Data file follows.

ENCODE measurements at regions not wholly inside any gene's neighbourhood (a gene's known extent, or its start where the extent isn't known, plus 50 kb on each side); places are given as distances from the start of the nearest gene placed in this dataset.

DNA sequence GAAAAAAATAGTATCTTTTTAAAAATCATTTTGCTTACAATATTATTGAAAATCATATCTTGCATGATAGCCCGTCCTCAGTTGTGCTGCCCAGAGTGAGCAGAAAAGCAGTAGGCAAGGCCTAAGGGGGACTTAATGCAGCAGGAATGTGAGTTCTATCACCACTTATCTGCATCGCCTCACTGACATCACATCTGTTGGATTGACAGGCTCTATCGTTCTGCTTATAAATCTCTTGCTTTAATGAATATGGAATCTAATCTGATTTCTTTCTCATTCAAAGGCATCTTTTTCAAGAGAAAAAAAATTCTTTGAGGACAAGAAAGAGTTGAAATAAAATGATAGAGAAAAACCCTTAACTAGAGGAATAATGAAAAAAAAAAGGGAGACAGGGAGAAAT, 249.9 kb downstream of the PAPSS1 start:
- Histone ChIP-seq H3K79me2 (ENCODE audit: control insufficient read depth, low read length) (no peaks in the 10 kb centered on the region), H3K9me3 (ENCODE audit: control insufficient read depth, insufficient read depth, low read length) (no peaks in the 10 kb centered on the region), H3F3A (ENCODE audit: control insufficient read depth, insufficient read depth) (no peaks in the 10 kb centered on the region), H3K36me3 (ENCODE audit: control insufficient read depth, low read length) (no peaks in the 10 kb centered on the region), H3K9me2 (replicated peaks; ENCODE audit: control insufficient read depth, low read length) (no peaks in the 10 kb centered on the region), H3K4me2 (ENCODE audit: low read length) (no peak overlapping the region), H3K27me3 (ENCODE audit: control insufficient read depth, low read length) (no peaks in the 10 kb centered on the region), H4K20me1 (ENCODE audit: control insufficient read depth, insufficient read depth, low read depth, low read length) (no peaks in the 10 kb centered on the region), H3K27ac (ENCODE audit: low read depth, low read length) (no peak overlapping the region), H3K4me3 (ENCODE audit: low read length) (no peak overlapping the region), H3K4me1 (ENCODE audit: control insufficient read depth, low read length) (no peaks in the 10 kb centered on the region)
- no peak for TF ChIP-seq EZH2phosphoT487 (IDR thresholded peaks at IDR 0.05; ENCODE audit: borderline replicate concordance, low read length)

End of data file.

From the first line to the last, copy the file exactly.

ENCODE measurements at regions not wholly inside any gene's neighbourhood (a gene's known extent, or its start where the extent isn't known, plus 50 kb on each side); places are given as distances from the start of the nearest gene placed in this dataset.

DNA sequence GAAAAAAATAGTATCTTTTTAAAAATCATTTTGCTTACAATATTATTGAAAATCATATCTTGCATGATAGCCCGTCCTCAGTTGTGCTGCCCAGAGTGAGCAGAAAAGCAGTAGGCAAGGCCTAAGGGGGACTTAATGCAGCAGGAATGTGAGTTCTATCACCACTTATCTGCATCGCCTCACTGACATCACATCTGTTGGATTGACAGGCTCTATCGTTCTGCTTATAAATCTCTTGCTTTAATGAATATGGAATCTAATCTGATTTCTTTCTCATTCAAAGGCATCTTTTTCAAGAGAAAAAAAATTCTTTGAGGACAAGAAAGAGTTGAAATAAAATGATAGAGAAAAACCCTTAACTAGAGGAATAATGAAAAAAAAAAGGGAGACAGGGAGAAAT, 249.9 kb downstream of the PAPSS1 start:
- Histone ChIP-seq H3K79me2 (ENCODE audit: control insufficient read depth, low read length) (no peaks in the 10 kb centered on the region), H3K9me3 (ENCODE audit: control insufficient read depth, insufficient read depth, low read length) (no peaks in the 10 kb centered on the region), H3F3A (ENCODE audit: control insufficient read depth, insufficient read depth) (no peaks in the 10 kb centered on the region), H3K36me3 (ENCODE audit: control insufficient read depth, low read length) (no peaks in the 10 kb centered on the region), H3K9me2 (replicated peaks; ENCODE audit: control insufficient read depth, low read length) (no peaks in the 10 kb centered on the region), H3K4me2 (ENCODE audit: low read length) (no peak overlapping the region), H3K27me3 (ENCODE audit: control insufficient read depth, low read length) (no peaks in the 10 kb centered on the region), H4K20me1 (ENCODE audit: control insufficient read depth, insufficient read depth, low read depth, low read length) (no peaks in the 10 kb centered on the region), H3K27ac (ENCODE audit: low read depth, low read length) (no peak overlapping the region), H3K4me3 (ENCODE audit: low read length) (no peak overlapping the region), H3K4me1 (ENCODE audit: control insufficient read depth, low read length) (no peaks in the 10 kb centered on the region)
- no peak for TF ChIP-seq EZH2phosphoT487 (IDR thresholded peaks at IDR 0.05; ENCODE audit: borderline replicate concordance, low read length)